However, according to the latest opinion poll by SANEP this tactic has not been too successful and the public’s reaction to the case of Rath and Co. is devastating (at least in the very shot term). Although the ČSSD still leads in the polls, SANEP now puts it on only 21.3 percent, a drop of 4.6 percentage points on the last poll. At the same time, the second-placed KSČM (on 19.8 percent) is only 2.5 percentage points behind the first-placed ČSSD. Both the ODS and TOP 09 have lost support, while the KDU-ČSL and Zeman’s SPOZ have picked up potential voters. If the SANEP results are confirmed by an agency working on a face-to-face basis, we will have our work cut out anticipating the grouping of forces on the political scene.
In other words, the fear of the Social Democrats is that in the wake of the Rath affair they will lose a significant number of their protest votes and will not be able to form the next government, as happened in 2006. If some of these floating voters were to decide for the communists and this trend continued, who knows whether Filip’s party would end up in only second position come the elections. A strong communist presence with say 40 mandates could not be overlooked in the Chamber of Deputies, especially if the once dominant parties suffered significant losses. However, there is still time enough until the elections and the trajectory of voter preferences could change directions several times.
This depends to a significant extent, however, on the social democrats. The Rath case is not just about the failure individuals, if everything in the Central Bohemia Region took place under the nose of the administration, as is being claimed. In addition, it seems that corruption is hanging like the Sword of Damocles over the heads of the regions of North Bohemia, Ústí nad labem and České Budějovice. If suspicion arises of corruption in connection with European grants, several questions will logically arise:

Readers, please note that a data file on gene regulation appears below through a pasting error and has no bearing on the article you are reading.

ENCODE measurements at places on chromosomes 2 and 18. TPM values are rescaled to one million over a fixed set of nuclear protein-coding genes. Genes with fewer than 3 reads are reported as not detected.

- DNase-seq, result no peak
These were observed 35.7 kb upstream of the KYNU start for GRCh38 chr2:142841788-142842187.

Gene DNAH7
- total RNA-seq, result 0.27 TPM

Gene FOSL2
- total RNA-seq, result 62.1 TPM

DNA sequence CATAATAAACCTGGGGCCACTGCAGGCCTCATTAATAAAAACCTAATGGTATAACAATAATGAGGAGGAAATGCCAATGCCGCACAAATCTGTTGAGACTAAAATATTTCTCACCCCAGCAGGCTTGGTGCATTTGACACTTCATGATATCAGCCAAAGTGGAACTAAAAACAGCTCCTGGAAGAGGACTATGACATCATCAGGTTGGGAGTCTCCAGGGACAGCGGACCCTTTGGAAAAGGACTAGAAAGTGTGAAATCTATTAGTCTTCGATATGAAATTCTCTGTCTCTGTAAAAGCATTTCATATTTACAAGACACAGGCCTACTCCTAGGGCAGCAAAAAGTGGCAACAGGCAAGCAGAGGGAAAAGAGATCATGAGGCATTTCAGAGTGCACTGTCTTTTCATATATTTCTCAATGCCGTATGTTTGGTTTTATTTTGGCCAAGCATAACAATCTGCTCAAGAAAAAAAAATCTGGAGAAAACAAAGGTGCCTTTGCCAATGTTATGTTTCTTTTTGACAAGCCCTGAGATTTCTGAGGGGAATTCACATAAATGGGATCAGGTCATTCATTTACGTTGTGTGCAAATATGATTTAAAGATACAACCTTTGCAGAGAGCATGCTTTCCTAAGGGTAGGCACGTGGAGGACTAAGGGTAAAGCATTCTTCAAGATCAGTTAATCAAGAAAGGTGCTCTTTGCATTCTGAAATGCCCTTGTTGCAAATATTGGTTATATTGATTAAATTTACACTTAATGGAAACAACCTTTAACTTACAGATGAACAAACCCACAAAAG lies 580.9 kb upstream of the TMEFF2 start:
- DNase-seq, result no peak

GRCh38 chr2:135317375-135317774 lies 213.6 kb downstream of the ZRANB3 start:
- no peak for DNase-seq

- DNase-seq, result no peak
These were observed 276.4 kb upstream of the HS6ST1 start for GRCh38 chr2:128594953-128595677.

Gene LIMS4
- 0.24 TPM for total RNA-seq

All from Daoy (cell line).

- Firstly, does this really involve only individuals or is it a model which the ČSSD has employed in most or all of the thirteen regions which it has governed since the autumn elections of 2008?
- Secondly, did everything begin only after the 2008 elections, or earlier, when the regions were largely dominated by the ODS?
- And thirdly, if someone was creaming off millions from European programs, were they acting purely in their own interests or in order to supplement their own election expenses and those of their party? It is an open secret that since the elections to the Chamber of Deputies in 2010 many parties are burdened with debt at a time when three elections are coming up which will require costly campaigns.
An affirmative answer to the first two questions would see the red light go on in Brussels and the deficit of the CR increase to as much as six percent. An affirmative answer to the third question would mean the discrediting of the post-Velvet Revolution democratic system and possibly the complete collapse of the established parties and the rise of miscellaneous radical movements.
Worryingly, there are signs that the answer is “yes” to the third question. Why otherwise have the ODS, TOP 09 and the communists basically held their tongues regarding the Rath case? Of course, they don’t want to influence the investigation. But might it also be that they are slightly nervous that their own people are not completely spotless in this regard and are concerned about what would happen if this were to come to light?